Despite the great majority of Congress in favor of the annexation, it was reported that the Senate came to the outcome “quite unexpectedly” and that the bill was “offered with no expectancy that it would be adopted. ” After passing the senate, the bill was brought to President Mckinley by a “ceremony of the simplest character,” where he passed it and Hawaii was considered an American territory without the consent of the Hawaiians, despite much controversy. A number of Americans reacted negatively to Hawaii’s annexation because of the lack necessity and constitutionality in it.

Congressman Hartman expressed that the annexation of Hawaii was neither necessary nor helpful concerning the military and economy. He believed that the possession of the islands was a “weakness rather than a strength. ” He believed it was neither an aid for trade nor for sugar production because of the large portion of the Asian immigrant workers that were not fit for citizenship. The addition of the islands into the country would also cause the United States to have to increase their navy coverage in the pacific and decrease coverage in other areas.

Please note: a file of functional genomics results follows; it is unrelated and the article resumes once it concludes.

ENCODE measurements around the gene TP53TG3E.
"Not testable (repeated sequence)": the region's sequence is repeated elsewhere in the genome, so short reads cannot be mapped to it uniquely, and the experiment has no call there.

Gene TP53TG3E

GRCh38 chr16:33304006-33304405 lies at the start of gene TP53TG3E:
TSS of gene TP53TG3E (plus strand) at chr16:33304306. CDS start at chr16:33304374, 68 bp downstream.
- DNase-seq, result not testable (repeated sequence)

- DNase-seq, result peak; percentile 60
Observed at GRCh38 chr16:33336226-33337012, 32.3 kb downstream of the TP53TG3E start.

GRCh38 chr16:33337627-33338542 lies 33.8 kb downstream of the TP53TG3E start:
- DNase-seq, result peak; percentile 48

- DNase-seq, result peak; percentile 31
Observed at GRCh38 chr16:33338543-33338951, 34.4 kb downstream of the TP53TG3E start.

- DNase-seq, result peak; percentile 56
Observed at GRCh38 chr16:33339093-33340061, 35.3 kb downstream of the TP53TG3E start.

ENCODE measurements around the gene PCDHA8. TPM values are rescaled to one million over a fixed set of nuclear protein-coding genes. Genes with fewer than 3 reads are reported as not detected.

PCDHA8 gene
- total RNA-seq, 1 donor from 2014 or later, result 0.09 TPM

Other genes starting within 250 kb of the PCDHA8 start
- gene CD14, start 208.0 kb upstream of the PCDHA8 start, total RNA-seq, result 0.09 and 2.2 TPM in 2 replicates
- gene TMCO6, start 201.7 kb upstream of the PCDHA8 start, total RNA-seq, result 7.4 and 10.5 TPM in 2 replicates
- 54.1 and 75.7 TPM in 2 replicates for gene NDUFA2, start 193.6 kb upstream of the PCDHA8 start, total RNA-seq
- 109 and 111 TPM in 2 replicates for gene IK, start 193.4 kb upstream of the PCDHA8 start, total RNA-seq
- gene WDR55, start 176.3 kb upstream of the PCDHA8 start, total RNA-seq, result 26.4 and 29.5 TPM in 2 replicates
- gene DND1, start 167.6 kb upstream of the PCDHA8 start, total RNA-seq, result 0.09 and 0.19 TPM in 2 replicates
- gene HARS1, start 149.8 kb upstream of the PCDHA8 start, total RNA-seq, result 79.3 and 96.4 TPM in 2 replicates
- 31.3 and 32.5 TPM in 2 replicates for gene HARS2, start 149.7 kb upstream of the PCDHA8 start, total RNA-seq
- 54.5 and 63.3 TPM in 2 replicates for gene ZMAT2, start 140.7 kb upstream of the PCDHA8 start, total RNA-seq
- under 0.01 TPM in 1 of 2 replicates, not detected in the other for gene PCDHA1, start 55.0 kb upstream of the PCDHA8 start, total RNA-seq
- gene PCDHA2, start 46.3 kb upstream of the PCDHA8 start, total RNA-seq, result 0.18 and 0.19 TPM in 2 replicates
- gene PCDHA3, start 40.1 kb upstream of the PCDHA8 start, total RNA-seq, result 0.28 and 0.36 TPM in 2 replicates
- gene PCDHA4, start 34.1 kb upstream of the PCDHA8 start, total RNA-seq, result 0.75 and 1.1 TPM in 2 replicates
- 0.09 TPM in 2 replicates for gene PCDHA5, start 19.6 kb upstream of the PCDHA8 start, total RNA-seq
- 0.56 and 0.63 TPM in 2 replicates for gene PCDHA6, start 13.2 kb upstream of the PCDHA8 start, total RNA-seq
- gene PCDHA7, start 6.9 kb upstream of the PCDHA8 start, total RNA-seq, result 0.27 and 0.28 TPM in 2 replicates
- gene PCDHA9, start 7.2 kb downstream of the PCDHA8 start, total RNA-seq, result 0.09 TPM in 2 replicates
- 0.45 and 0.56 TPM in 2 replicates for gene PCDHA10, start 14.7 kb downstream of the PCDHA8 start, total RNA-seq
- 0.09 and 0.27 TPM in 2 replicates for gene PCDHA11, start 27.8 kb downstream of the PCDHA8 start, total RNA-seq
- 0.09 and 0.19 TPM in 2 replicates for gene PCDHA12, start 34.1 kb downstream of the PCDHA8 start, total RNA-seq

He also expressed that the annexation would just be making Hawaii the colony of America, which he stated was unconstitutional. The unconstitutionality of Hawaii’s annexation was also shown by the fact that the Hawaiians had already “demonstrated their capacity for self government” before they were annexed. Despite this, they still became an American territory “regardless of any feeling they may have in the matter. ” America was taking away the freedom they had founded their nation on nearly one hundred years earlier.